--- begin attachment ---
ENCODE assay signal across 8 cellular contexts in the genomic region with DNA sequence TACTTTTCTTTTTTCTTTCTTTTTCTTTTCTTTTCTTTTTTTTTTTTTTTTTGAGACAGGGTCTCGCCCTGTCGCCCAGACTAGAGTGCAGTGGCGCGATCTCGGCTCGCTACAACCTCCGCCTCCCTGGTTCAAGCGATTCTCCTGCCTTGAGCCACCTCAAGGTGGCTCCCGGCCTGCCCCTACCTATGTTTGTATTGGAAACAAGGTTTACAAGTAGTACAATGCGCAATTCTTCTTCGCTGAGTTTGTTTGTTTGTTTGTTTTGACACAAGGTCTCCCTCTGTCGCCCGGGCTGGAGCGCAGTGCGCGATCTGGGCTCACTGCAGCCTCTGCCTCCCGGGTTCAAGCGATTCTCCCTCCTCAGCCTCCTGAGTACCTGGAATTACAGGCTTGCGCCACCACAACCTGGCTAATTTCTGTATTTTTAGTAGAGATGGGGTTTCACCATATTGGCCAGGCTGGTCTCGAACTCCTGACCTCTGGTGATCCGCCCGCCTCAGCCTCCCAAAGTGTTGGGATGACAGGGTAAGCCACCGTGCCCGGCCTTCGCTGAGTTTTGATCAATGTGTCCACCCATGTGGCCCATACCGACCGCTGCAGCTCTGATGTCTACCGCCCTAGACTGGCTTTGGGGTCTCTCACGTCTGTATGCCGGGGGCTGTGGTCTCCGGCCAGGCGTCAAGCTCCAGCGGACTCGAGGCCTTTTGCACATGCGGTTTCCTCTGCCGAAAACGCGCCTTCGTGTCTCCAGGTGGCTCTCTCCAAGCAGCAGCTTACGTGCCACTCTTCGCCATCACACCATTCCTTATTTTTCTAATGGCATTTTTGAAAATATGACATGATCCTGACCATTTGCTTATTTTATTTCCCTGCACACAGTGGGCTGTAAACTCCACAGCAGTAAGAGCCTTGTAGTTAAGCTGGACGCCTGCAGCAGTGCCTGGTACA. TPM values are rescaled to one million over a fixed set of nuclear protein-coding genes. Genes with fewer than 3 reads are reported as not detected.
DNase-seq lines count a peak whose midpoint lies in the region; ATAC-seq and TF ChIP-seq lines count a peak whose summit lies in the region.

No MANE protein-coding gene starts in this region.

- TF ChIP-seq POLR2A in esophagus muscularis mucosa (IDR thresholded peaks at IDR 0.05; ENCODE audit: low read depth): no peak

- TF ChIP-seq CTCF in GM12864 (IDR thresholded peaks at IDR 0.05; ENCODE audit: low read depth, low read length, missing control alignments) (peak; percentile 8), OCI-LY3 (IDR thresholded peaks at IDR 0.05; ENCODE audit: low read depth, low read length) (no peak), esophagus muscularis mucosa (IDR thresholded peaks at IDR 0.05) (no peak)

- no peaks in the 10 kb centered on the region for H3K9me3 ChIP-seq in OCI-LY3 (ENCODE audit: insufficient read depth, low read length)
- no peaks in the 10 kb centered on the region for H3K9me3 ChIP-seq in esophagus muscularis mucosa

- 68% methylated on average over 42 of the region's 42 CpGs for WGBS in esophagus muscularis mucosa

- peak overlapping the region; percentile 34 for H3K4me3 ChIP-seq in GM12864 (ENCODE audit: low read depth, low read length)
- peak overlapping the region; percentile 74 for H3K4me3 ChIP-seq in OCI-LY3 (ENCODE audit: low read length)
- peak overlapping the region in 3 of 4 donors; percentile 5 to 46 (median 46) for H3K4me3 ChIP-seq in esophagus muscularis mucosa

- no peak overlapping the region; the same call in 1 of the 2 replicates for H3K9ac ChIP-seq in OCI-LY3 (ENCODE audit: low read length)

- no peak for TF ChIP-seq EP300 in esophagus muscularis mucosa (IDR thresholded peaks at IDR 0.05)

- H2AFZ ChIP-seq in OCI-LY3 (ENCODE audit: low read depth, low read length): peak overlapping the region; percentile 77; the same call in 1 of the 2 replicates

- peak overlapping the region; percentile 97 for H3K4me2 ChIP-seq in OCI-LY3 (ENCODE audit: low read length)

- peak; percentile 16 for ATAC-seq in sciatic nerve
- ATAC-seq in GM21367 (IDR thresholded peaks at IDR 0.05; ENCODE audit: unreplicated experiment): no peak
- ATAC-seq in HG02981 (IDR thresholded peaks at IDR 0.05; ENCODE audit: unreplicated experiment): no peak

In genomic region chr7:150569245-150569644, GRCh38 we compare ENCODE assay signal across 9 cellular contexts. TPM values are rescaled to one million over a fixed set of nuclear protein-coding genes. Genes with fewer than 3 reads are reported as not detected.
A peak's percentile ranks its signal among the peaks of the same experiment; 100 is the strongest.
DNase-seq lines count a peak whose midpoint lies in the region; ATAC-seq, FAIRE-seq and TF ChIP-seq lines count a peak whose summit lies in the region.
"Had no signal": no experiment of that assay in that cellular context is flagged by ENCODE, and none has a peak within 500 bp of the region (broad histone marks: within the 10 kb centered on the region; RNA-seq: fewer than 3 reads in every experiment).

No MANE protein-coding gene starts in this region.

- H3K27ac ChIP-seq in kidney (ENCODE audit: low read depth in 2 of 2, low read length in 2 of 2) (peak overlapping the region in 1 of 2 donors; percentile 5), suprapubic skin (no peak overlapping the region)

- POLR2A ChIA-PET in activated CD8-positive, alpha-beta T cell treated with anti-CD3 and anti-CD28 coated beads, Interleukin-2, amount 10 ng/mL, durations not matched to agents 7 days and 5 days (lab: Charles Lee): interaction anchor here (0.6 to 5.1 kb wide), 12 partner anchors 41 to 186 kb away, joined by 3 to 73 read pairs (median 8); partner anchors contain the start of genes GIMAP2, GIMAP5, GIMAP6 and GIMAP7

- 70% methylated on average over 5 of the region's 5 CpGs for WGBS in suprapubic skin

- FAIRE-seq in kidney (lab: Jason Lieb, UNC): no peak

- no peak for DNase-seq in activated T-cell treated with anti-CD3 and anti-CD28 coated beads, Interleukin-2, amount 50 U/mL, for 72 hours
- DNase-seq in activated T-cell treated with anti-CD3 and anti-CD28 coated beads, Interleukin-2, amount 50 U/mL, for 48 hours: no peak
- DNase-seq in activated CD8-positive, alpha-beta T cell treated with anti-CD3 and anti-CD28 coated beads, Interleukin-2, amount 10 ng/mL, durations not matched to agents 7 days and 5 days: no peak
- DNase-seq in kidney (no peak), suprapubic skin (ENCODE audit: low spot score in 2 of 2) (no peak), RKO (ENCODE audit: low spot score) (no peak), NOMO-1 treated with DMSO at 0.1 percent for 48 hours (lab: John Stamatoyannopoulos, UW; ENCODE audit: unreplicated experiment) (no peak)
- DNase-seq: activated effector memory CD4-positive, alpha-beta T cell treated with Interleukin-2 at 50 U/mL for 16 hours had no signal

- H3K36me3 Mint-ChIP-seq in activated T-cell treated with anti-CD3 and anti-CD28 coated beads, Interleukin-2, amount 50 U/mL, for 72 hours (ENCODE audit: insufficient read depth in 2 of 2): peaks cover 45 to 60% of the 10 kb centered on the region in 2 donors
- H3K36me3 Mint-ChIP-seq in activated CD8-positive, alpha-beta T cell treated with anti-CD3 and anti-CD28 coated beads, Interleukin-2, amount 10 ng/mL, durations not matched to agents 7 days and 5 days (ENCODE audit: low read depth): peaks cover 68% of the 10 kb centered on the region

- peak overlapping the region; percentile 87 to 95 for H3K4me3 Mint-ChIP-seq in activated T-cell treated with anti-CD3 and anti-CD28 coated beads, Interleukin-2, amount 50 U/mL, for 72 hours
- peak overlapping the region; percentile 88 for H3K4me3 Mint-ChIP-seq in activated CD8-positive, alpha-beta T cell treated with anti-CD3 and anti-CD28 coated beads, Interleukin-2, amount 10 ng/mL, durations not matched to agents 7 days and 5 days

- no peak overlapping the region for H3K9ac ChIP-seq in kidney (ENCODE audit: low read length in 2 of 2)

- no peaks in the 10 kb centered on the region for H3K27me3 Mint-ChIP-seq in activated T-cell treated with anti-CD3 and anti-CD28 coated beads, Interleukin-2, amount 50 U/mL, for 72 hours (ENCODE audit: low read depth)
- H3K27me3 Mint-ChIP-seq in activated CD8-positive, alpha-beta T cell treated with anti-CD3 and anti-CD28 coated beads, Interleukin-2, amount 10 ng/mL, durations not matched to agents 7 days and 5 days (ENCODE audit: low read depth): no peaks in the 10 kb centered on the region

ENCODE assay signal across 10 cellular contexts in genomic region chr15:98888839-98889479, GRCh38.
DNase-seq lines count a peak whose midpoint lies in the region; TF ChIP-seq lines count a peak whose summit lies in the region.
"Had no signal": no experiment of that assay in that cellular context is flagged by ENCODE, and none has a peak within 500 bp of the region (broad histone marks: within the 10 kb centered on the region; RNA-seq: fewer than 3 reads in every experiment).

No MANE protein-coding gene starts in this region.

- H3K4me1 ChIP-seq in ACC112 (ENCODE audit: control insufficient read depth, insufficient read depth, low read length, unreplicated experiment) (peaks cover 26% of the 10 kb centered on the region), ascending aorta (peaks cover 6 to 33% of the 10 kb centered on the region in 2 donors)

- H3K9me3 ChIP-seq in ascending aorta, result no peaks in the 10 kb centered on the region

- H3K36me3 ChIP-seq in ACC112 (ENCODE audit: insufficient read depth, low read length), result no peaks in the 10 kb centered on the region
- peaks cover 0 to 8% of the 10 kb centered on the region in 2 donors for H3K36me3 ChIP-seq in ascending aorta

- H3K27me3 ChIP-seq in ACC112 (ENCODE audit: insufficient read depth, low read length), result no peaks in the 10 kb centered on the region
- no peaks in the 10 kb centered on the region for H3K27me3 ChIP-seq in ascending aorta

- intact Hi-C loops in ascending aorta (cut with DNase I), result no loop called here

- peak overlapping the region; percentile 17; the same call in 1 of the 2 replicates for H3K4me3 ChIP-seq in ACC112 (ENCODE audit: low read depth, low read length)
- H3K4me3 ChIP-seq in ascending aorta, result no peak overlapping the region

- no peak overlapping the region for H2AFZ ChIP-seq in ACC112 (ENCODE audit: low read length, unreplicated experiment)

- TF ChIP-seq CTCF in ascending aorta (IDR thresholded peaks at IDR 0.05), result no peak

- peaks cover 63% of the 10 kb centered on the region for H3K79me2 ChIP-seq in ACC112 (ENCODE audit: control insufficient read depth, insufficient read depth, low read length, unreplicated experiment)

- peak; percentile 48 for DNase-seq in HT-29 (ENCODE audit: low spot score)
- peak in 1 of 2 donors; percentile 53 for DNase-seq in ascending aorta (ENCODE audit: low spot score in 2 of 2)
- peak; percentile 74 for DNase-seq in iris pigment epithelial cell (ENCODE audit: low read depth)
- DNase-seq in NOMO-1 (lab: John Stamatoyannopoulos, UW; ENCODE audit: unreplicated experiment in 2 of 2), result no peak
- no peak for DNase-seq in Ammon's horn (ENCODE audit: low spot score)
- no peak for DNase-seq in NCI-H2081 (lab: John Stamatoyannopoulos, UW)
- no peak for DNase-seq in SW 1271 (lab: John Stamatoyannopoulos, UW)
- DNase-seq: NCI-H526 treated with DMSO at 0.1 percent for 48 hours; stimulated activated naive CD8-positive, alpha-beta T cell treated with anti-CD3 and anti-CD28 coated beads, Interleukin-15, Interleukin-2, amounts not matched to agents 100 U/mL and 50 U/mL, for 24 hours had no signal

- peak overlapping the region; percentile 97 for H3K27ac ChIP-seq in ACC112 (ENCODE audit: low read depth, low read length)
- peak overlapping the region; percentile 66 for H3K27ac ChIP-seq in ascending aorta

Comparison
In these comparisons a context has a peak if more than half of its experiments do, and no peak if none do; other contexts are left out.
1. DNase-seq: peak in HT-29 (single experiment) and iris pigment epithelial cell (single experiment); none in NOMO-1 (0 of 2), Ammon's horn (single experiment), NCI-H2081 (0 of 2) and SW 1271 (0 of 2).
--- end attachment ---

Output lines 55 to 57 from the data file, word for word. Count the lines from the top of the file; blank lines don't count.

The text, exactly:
- peaks cover 63% of the 10 kb centered on the region for H3K79me2 ChIP-seq in ACC112 (ENCODE audit: control insufficient read depth, insufficient read depth, low read length, unreplicated experiment)

- peak; percentile 48 for DNase-seq in HT-29 (ENCODE audit: low spot score)
- peak in 1 of 2 donors; percentile 53 for DNase-seq in ascending aorta (ENCODE audit: low spot score in 2 of 2)